"Even if Denis made a voluntary decision to refuse treatment, it only means that no one explained to him the severity of his condition. We met prisoners with HIV who had not undergone medical check-ups for years"
A few days ago, another guy with HIV, who had been released on parole for medical reasons, died at the hospital. They didn't have a chance to help him. Just like in case of Denis, his condition was already critical. Marina Chukavina is certain that it would be much easier for Angela and other people, whose relatives have been released for medical reasons, to take care of them, if the Federal Penitentiary Service registered a disability status when releasing them. After all, every prisoner undergoes a thorough medical check-up in any case before being released due to a disease.
However, the regional office of the Federal Penitentiary Service stated that they have such a practice, and many people are released with a confirmed disability category. According to them, Denis was not assigned a disability category only because he had to be urgently transferred from the penitentiary medical facility to a tuberculosis hospital. Commenting on the story of Denis, Angelika Podymova, the chief physician of the Sverdlovsk Regional AIDS Centre notes that a person should start taking antiretroviral therapy from the moment of being diagnosed and get the treatment regardless of whether they are serving a sentence or not. As for social aid, introducing it requires adjustments to the current legislation, both at the federal and regional levels.
The chief physician and human rights activists are convinced that even though he was released according to Decree No. 54 regulating the medical examination of convicts up for release due to medical reasons, Denis should have been assigned a disability category right there, in prison, "since it takes a lot of examinations to assign it, and it would be easier to conduct them before the release." This would provide benefits and a package of social and medical services that people in severe conditions need badly.
But the problem has to do with regulatory documents. Podymova explains that there is Order No. 216 issued by the Ministry of Health that states that HIV is a contraindication for receiving social services in the in-patient form. That is why Denis now cannot be admitted to an appropriate facility. "However, we cannot recognise him as a person in need of social care until HIV is introduced in Federal Law No. 442 (Fundamentals of Social Care Provision to the Citizens of the Russian Federation). These are three documents of federal importance. They need to be amended to help those who are released in severe condition without a pension or allowance, and possibly without a place to live." According to Podymova, routing of patients for in-hospital treatment is legislated in the Sverdlovsk Region. Besides, a similar project for palliative patients has already been prepared.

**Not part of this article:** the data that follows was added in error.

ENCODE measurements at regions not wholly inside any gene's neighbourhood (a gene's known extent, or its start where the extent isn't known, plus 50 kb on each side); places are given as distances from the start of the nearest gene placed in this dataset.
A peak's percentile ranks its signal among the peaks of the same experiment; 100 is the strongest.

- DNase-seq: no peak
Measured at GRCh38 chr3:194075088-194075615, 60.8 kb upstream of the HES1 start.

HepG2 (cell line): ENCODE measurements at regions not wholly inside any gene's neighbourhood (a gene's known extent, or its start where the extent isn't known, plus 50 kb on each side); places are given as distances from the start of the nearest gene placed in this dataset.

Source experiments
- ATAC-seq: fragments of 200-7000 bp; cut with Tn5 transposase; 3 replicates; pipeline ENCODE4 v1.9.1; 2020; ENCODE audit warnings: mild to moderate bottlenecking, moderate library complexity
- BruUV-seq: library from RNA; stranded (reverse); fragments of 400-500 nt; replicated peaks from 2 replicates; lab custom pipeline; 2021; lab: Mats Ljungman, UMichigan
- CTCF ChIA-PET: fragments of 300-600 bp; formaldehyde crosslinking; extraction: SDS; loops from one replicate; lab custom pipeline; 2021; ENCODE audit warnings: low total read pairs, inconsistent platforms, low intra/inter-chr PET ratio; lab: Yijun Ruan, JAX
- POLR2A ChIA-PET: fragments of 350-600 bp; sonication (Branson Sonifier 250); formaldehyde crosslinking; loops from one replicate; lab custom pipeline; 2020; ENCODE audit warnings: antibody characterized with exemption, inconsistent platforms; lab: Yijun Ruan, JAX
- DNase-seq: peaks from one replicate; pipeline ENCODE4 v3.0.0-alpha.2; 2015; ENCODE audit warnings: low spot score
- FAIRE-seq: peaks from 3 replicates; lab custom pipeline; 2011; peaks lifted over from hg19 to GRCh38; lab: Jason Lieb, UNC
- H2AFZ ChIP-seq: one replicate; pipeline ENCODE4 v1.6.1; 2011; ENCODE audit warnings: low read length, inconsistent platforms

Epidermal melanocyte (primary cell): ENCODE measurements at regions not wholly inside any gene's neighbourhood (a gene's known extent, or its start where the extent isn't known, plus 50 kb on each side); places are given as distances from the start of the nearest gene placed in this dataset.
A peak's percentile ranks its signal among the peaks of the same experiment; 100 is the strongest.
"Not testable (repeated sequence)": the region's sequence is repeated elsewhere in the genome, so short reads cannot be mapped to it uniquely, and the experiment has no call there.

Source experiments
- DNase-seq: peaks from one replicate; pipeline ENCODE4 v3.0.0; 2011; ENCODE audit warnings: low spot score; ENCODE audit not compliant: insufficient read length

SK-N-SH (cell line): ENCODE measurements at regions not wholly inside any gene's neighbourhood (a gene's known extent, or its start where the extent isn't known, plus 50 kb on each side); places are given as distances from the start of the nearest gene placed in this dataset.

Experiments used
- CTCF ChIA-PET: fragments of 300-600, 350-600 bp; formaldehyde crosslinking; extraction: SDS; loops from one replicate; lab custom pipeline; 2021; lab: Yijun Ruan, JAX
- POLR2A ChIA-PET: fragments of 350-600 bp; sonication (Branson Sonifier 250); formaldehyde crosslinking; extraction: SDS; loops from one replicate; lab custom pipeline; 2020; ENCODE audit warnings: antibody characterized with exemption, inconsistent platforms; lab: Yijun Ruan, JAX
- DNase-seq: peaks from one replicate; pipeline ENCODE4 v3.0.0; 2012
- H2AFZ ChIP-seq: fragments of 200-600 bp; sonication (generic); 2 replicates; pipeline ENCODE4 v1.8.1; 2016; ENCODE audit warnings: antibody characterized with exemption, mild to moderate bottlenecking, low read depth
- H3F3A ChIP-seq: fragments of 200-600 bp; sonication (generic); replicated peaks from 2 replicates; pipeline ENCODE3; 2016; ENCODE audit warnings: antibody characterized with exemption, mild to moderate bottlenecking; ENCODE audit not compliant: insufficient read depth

While officials deal with documents and regulations, Denis is followed up in the infectious diseases office of his city, receives treatment for tuberculosis, HIV drugs (Tenofovir, Lamivudine and Dolutegravir), goes through medical examinations, as well as obtains preventive treatment for opportunistic diseases.
Meanwhile, Angela runs from office to office, trying to obtain medical notes and apply for a disability category for Denis to relieve the financial burden to at least some extent. This bustle has almost made her forget about her own health. Angela also has HIV. Having got completely immersed in the problems of her husband, she forgot about her treatment for a while, until social activists reminded her of the responsibility for herself and the lives of her children, who, thanks to antiretroviral therapy, were born healthy.